Leadership in recent times, is considered a team practice [5]. The art of influencing collective effort, when leading to a point where stakeholders consider themselves partners within the terrain of leading has a potential to heighten collaborative intent. Carsten and Uhl-Bien in [39] found in their research that followers see themselves as associates in the process of leadership and as a result are productive, hence they work better and desire to achieve more. Therefore development of leaders in contexts where leaders are embraced and stakeholders consider themselves leaders in their own right, ought to strengthen these acts of goodwill by equipping leaders towards leveraging on such practices in their course to create space for leading collaboratively and influencing practices.

3.4.1 Influencing practices

Sometimes, initiating activities and or programmes that are unpopular and not favoured may prove problematic, particularly in challenging contexts. This is where the application of social values such as guanxi may be useful to garner necessary support towards having a ripple effect of diffusing action that influence the embracing of change and different ways of doing things. There is nothing wrong with leaders having a core that help them overcome institutional cultural obstacles in their attempt to influence conduct and effect necessary change [39].

In developing own relations when leading, it is essential to make it clear that the covert dyadic ties established to have someone or a core representing people a leader can rely on, should be based on work and ensuring that full support of the leaders’ initiative ignite influence of others. A core in this instance resembles a relationship between a leader and nucleus members forming the chromosome group from which action launch. This core comprises trustworthy individuals who have bought into the vision and are willing to roll-up their sleeves to get work done. They agree to be sent on a high authority mission requiring fearlessness and awareness of the task at hand with mutual trust intact and are a de facto link to the leaders’ office because of their social attributes [40]. The individual or core in such instances are entrusted with a responsibility to be an expanded influence cohort. Such initiatives should be context based and meant for a specific social course [41]. Leaders need to be prepared towards developing such core if they are to make headway concerning achievement of goals, particularly in difficult contexts.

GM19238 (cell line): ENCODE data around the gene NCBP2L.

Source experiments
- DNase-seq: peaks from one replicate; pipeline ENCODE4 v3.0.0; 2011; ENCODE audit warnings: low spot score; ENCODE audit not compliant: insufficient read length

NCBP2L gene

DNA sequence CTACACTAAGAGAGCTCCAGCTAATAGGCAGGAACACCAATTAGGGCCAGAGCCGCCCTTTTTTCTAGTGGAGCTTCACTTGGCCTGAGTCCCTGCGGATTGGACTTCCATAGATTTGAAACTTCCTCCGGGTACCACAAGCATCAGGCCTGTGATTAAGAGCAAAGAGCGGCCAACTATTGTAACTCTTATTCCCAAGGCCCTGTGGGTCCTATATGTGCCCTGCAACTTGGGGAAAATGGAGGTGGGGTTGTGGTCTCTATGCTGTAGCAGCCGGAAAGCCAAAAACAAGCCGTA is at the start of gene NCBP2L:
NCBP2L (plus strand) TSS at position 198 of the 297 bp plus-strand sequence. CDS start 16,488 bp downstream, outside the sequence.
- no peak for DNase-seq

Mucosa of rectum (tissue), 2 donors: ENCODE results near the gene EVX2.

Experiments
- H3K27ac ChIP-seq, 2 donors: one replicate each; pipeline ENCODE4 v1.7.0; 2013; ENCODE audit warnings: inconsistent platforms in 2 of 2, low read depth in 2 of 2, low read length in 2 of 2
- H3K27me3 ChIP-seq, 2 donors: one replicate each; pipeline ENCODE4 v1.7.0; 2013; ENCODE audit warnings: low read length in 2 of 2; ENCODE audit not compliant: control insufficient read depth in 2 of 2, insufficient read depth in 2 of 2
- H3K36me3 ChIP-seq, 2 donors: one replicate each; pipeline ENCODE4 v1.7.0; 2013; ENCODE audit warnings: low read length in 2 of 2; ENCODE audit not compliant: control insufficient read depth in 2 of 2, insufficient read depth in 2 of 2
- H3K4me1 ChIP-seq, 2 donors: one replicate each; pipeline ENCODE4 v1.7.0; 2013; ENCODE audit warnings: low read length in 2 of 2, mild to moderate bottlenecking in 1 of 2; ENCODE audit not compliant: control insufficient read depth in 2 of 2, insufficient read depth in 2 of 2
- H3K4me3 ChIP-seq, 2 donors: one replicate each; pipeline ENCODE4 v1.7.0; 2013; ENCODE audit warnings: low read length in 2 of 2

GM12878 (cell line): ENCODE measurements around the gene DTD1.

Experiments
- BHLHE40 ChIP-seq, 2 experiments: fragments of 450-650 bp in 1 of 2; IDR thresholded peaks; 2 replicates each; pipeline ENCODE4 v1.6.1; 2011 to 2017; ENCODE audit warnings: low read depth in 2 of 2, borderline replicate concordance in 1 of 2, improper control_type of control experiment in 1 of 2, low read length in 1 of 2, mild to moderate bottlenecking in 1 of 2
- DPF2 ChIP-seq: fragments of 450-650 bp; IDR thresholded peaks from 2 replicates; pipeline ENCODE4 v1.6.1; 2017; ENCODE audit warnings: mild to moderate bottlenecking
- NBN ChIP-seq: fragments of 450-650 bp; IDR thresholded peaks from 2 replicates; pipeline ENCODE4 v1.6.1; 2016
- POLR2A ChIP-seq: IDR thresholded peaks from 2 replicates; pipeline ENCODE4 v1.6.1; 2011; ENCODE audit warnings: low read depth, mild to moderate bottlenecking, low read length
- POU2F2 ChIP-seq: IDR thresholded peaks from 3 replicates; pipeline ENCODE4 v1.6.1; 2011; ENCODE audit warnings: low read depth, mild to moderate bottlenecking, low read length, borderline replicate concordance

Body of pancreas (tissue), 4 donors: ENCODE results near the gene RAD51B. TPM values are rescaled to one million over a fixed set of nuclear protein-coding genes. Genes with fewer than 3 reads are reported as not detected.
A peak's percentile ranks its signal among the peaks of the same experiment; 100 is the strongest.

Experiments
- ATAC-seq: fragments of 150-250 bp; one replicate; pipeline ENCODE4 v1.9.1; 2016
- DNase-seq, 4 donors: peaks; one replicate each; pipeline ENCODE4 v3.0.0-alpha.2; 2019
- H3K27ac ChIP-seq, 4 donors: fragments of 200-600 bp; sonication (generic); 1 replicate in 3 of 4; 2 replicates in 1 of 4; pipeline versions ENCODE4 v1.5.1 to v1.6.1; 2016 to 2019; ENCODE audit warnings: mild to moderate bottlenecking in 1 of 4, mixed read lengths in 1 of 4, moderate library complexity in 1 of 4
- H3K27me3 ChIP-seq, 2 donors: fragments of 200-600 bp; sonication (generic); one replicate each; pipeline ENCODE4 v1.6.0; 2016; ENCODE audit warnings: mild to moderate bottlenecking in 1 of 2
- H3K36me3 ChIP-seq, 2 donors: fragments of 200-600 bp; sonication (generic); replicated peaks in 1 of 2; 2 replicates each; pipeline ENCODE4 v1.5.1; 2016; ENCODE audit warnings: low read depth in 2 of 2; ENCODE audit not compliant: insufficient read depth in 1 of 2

The critical operative value of the core is founded on trust. Trust forms the bedrock for institutions and is arguably essential to build strong relations for effective collaborative social action. It is essential for achieving the potential collective benefits of scale and scope and should extend beyond personal and individual relations to mutual trust [42]. The operative principles at play in this instance are openness, transparency, trust (as a value) and authenticity to achieve bilateral, institutional, and relational trust. Bilateral trust is based on fairness, stability created, and predictable collective routines established based on the institutional norms, whereas institutional trust is founded on processes, principles and norms within the organisation [43]. Relational trust happens when all parties demonstrate a willpower to work hard towards achieving goals [44]. When power dynamics are uneven, it is essential for school leaders to specifically, be the key drivers of trust [43]. Once trust is established, leaders in socially distinct contexts (particularly in socially demanding education contexts) can influence practices and build teams.

4. Leading and leadership within socially distinct contexts

Leading occurs in various social contexts among of which are schools. Schools operate in vast social contexts influenced by socio-economic, techno-cultural and religious factors. The vastness of these social factors directly has a bearing on the quality of leading and leadership as well as the school functionality. Excellence in leadership at various levels of the institution is connected to the attitude of its employees, performance, climate and the conduciveness of the environment [45] as well as existential factors. Leaders are expected to ensure that what needs to happen, happens with the involvement of all concerned stakeholders. However, context and social elements matter and mainly influence the extent of leading and leadership success. This is because the functionality of leaders is determined by the characteristics of both the leaders and followers [12].